Max Dupain is one of Australia's most revered photographers. His work has
been collected by most of the major galleries around Australia and as well by
private collectors world-wide.
Born in Sydney in 1911, he lived there all his life, photographing the city
from the late 1930s through to just before his death in 1992. There were a
few sojourns to other countries, Paris in 1988 to photograph the Seidler
Australian Embassy but mostly he was interested in photographing the
architecture, the landscape, the beaches and the cities of Australia.
For many Australians, Dupain's photographs define beach culture, and it was
the beach that was the inspiration for his most famous and enduring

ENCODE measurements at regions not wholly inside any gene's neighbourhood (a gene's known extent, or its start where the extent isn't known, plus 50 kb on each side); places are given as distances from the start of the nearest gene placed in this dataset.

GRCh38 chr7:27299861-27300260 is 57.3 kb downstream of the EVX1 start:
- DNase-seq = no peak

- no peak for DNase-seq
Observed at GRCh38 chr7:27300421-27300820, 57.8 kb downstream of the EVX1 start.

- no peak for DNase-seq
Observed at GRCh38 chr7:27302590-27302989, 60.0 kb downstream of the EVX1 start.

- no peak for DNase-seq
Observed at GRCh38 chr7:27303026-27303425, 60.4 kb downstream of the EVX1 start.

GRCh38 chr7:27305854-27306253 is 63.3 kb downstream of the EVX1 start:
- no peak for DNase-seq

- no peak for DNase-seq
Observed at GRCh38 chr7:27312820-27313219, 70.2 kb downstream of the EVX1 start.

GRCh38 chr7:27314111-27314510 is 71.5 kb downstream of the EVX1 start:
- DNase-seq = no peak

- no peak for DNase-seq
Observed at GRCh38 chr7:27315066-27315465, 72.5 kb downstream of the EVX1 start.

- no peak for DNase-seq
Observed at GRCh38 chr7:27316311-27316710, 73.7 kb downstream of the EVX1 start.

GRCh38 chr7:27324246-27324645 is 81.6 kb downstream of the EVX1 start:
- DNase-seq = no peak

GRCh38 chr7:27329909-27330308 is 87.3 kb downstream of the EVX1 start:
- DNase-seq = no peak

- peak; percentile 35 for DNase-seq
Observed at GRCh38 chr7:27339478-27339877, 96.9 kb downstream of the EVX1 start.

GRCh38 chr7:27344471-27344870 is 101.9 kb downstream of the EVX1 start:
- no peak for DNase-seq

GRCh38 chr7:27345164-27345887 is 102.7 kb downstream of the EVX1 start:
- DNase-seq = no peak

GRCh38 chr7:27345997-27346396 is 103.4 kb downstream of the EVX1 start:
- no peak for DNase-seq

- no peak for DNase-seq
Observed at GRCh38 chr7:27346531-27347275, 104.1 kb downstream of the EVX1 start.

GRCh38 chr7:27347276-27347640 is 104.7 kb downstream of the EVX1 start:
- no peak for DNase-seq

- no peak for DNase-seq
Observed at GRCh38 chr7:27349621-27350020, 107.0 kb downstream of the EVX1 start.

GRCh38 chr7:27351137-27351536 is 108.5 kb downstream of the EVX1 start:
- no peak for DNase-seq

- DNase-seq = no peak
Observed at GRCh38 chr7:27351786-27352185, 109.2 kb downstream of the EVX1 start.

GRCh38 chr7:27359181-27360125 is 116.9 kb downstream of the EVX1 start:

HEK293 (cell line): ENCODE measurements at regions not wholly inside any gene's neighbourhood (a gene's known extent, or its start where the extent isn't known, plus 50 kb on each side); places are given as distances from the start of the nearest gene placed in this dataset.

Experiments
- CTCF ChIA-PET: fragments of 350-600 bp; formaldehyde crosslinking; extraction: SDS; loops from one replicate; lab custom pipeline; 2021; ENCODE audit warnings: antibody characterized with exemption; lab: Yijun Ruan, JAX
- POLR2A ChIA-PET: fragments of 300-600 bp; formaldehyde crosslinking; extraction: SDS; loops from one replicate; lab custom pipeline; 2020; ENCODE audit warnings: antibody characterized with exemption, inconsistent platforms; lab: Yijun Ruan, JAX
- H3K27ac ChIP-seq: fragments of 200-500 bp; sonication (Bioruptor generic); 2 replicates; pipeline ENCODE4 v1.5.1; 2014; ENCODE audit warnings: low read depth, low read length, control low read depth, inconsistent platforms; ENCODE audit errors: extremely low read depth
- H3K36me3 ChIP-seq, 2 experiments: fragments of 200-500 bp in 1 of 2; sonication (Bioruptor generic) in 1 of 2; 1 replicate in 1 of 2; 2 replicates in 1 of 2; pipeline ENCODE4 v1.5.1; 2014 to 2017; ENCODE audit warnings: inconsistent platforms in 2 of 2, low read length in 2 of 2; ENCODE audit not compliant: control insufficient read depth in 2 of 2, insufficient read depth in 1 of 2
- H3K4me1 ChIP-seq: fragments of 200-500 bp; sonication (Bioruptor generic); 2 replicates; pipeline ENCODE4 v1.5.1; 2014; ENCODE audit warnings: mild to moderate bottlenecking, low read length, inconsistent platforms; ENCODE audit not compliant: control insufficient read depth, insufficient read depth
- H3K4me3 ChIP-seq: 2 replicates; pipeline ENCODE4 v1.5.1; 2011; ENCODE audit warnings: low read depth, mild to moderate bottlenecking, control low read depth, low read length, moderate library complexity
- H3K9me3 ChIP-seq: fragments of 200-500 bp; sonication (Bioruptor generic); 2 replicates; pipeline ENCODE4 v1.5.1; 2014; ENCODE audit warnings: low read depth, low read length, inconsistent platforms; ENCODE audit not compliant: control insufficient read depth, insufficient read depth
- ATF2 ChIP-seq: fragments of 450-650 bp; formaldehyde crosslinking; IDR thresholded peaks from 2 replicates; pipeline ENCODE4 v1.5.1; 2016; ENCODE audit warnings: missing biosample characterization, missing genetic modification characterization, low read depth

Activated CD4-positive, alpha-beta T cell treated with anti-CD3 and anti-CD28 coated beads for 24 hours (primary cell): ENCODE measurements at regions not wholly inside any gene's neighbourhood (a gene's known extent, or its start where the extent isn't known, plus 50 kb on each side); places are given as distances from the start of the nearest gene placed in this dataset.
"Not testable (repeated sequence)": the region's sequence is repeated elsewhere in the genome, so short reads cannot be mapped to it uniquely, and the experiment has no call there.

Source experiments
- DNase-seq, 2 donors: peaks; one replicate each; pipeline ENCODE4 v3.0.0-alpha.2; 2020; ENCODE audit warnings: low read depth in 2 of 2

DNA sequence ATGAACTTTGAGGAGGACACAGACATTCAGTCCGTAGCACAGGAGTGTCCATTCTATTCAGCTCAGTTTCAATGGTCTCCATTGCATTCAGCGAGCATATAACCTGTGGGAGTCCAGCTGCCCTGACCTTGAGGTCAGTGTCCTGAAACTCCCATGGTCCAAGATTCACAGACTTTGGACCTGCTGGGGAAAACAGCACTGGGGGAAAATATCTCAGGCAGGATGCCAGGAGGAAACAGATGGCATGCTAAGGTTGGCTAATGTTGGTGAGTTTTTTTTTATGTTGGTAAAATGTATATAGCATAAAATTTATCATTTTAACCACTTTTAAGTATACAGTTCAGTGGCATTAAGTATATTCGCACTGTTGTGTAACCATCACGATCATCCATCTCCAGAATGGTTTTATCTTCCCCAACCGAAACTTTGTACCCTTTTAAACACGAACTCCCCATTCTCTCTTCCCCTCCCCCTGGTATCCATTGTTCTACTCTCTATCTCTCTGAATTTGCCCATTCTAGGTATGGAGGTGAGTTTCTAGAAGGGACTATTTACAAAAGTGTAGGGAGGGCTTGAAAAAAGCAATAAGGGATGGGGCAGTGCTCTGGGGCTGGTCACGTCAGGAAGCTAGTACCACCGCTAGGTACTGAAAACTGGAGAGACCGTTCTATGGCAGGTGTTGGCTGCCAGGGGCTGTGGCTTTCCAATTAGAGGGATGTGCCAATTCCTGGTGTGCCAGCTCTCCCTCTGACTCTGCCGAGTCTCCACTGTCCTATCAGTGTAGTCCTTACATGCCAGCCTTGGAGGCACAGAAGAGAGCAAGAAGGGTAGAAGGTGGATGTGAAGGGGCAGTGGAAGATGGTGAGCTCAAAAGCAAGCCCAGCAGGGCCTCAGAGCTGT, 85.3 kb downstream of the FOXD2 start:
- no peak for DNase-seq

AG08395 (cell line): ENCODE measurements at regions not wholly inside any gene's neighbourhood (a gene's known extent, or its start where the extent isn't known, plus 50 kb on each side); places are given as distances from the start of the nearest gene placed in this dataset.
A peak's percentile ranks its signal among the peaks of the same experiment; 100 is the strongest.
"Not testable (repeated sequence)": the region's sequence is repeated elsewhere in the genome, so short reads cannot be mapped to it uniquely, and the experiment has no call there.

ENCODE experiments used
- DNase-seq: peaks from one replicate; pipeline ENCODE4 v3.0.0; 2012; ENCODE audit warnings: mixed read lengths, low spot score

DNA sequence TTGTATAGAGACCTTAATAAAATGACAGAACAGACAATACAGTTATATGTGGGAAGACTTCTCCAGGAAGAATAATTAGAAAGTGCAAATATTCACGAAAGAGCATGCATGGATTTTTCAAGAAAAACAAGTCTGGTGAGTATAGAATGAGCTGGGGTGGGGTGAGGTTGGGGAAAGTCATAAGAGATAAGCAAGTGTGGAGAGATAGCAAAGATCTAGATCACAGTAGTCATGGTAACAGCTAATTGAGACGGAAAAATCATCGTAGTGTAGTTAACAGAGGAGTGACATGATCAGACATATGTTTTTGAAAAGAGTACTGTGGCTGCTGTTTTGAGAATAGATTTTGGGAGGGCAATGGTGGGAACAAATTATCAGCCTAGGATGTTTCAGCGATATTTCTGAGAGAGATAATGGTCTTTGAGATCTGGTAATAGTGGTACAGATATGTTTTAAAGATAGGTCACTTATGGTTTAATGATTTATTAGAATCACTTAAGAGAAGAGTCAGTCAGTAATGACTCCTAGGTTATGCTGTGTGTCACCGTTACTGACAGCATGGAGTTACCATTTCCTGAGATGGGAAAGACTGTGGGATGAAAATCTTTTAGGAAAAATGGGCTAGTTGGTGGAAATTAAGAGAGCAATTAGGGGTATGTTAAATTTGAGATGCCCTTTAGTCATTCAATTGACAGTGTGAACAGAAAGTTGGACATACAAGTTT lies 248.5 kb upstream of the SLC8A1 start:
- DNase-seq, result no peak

images. The Sunbaker, At Newport and Bondi all capturing that decisive
However, it was not just the beach and Sydney that held his attention.
Beginning in the mid thirties, Dupain took on most genres - portraits, nudes,
still life and in particular, architecture. It was the latter in which his
dramatically lighted portrayals expressed the abstract qualities, emphasising
the simple shapes and design of a structure.
Dupain's philosophy could be summed up in two words, simplicity and
directness. With this in mind, Dupain remained an adherent of black and
white photography. He felt that colour was restricting in its objectivity
and that nothing was left for individual interpretation. He continued to
photograph until a few months before his death in July, 1992.